After we do Immanuel Prayer we share how we related with Jesus during the prayer. This time of sharing can vary from sharing where one sensed Jesus was in the room and what He was doing to getting healed from a painful memory.

After we do appreciation and Immanuel Prayer we will have a lesson from my book that we use (Joy-Filled Relationships—amazon) or sometimes I bring a lesson from something going on in my life or supplemental material from other joy sources such as a CD by Dr. Jim Wilder or other Life Model Works books such as RARE Leadership or Joy Starts Here.  Sometimes we do brain-training exercises.

The atmosphere of the group is safe, accepting, caring, and joy-filled.  We are glad to be together and we are glad that others are here. We want to create belonging around us. Occasionally someone in the group will bring a small, inexpensive gift for everyone that we call, “I’m glad you are here” gifts.  These have been bookmarks, handmade jewelry, candy, things that cost less than $2, etc.

I furnish a roster with emails, addresses, phone numbers, and birthdays.  We try to mention birthdays and send or bring cards. Some people attend regularly and some come when they can.

We are learning, practicing, and sharing relationally the 19 brain skills that Life Model Works focuses on.  A list can be ordered from their website http://www.lifemodelworks.org and they are listed in my book, Joy-Filled Relationships.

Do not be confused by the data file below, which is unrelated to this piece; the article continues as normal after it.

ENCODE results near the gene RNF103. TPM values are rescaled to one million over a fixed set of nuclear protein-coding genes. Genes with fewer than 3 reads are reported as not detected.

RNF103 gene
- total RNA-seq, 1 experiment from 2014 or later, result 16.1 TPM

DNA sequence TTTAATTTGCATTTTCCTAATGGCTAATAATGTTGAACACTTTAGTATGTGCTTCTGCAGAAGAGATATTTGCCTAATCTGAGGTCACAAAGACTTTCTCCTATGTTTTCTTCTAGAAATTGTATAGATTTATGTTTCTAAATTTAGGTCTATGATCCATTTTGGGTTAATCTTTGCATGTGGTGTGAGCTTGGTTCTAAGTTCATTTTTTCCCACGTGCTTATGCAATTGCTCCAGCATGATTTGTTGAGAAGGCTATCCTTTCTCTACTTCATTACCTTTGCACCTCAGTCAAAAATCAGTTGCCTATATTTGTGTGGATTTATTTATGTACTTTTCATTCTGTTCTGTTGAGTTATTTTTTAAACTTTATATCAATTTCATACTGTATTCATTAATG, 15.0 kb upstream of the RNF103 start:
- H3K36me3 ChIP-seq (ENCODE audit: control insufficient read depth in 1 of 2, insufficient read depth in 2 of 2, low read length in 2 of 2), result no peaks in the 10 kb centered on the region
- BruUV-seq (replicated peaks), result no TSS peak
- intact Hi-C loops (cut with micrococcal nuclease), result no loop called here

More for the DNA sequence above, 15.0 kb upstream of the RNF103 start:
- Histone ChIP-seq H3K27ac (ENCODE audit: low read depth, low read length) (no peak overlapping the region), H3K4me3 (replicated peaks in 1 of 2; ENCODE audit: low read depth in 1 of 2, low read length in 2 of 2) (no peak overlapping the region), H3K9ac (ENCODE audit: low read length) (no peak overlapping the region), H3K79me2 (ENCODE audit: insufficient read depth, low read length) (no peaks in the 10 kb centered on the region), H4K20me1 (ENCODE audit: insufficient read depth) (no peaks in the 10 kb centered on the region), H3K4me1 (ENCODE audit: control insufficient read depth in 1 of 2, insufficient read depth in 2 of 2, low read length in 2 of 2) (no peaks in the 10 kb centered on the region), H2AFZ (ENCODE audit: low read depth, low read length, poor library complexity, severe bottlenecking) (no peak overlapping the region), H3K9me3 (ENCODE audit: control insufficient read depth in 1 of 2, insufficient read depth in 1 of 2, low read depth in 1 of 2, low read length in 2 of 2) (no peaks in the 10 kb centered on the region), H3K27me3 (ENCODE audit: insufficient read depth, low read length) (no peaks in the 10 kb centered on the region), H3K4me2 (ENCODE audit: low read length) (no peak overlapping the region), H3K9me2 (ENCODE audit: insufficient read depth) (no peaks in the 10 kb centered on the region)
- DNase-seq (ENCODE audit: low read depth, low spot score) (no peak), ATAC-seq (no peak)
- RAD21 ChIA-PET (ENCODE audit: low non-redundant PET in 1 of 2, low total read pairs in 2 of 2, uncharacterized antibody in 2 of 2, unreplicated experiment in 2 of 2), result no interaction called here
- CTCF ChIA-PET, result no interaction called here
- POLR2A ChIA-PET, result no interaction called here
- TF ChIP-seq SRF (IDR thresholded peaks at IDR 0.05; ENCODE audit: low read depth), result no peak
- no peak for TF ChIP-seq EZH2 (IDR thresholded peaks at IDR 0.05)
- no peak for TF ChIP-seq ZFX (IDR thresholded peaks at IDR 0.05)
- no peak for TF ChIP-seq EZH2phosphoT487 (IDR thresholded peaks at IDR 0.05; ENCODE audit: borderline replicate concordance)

It’s good to have members who are different ages.  Our group has members from 20’s to 70’s and currently we have one man.  My group is by invitation only but that is not a per-requisite for groups, although it is helpful to keep in mind some of the characteristics mentioned above.

I personally love questions and discussion so we move very slowly through the book.  When we finish the book, we start over.  Since learning the brain skills is not just information, it takes time for the skills to work in our lives.  We spend weeks on the list of maturity needs and tasks for 5 levels of emotional maturity. These help us see what needs to be worked on—what we did not get growing up and what tasks we did not learn growing up.  It can be painful to realize these lacks.  This is why the group has to be safe and loving and accepting as we all learn how to deal with emotional pain.

Again I say, this is how I view my Joy Group. I am available to help groups get started around the area in which I live.  This material on relationships based on being glad to be together, staying relational in spite of intense emotions, acting like myself, and learning to suffer well while I’m growing in maturity is life-changing and worth all the effort.  Get my book, Joy-Filled Relationships, get some people together who are open and teachable, and give it a try. Your view of relating will change, your view of God will change, and your relationship with Jesus will grow deeper and bigger.  He’s always glad to be with us, no matter what!

Posted in Current joyful musings, Immanuel Prayer, Relationships | 2 Comments